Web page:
Feel the Burn

I’m strangely relieved. Listening to the stories and experiences of adult transracial adoptees, I frequently feel a jolt that inevitably gives way to a strange relief. I’ve come to recognize that burning jab: the flash of fear, of pain – that’s my defenses kicking in. Like an autoimmune response, fight or flight: “Must get away … must argue … must rationalize …” My feeble mind tries to control reality because I’m scared. I’m scorched by their fire, but I’m learning to let it burn. Some (there I go again – no – a lot) of what adult adoptees have shared...

Film Essays & Serial Novel

Here are a couple of pictures from John Sanvidge‘s upcoming film essays, featuring Julie Young of Korean American Story and Chef Alex Pilas of Eataly. Plus, following up on the success of Parenting As Adoptees, next week CQT Media and Publishing and Land of Gazillion Adoptees (LGA) will release Shannon Gibney’s YA serial Hank Aaron’s Daughter on Gazillion Voices. An excerpt: ___________________________________________________ The record-breaking game was by far my favorite tape, though another one that Dad had of Hank explaining the spate of hate letters he received from people around the country who didn’t want him to break the record...

Exploring Countertransference in the Adoption Community

Written with deep gratitude to Joy Lieberthal-Rho, Kat Nielsen, and Martha Crawford. As a budding psychotherapist who has shared adoption in common with clients, I approach this work with a nuanced lens. Yet still I am challenged to manage strong emotions evoked by my clients’ narratives of adoption trauma, loss, and grief. My first therapy session with a fostered youth was my first and most powerful experience with countertransference. In a brief moment of silence I became wholly and powerfully filled with anxiety and sadness—the space between us heavy and charged with emotion. These sensations filtered through my experiences as...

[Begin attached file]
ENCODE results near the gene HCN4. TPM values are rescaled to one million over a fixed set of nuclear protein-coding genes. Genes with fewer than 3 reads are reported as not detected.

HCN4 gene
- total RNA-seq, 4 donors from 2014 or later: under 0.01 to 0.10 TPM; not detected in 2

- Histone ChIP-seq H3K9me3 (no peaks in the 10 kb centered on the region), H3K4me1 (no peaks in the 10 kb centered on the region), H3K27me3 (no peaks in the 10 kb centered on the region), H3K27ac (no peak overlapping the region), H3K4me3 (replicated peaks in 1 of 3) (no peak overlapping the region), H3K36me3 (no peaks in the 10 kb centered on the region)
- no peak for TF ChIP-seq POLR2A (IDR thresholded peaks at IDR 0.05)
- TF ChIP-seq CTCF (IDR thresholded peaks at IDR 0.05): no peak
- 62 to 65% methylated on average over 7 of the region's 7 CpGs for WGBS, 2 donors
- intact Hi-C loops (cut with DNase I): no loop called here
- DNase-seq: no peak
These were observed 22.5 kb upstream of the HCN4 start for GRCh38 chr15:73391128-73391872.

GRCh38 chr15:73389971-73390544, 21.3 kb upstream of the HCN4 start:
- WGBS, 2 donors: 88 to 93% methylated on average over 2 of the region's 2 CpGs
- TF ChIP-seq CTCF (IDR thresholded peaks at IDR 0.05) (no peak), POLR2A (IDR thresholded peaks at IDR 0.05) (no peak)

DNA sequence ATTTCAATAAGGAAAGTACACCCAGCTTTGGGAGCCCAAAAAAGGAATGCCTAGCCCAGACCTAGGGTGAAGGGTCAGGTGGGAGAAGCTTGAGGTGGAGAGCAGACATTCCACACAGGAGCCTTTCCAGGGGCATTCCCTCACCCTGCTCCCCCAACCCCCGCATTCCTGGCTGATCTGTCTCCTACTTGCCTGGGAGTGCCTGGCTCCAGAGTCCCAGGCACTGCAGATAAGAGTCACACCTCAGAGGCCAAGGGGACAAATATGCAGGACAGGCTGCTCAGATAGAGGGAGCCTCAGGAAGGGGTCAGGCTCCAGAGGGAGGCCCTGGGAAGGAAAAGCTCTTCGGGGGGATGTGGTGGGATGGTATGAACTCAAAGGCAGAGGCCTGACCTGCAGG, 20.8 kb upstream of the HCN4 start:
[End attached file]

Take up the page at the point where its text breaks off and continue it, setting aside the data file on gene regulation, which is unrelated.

Excerpts from “Diasporic Articulations and the Transformative Power of Haunting”

Note: This is a collection of excerpts from “Diasporic Articulations and the Transformative Power of Haunting: Returning Adoptees’ Solidarity Movement with Unwed Mothers in Korea,” a thesis researched and written from 2011-2013 to fulfill graduation requirements for an M.A. in Anthropology at Hanyang University, Seoul, South Korea.~ Shannon Heit When I was young, I was often aware of a feeling that I could sense but could not articulate. I envisioned this feeling as a black hole, a void, an abyss – that which exists in its very absence, that which becomes significant because it was missing, or, as Avery Gordon...

Excerpts from ‘It Wasn’t Love,’ Literary Nonfiction by Jessica Sun Lee

I petted Maggie downstairs in the playroom today for what must’ve been hours. The light from the windows shone down onto us in the dark room. He looked up to me as if to squint, thank you for loving me, as I’d stroke him from the top of his head down to the end of his fluffy tail. It feels almost ritualistic petting the cats this way. We get into a rhythm of petting and purring and it slowly fills the empty space. Maybe it’s the movement, our ritual, that reveals that I feel more like them than my brothers...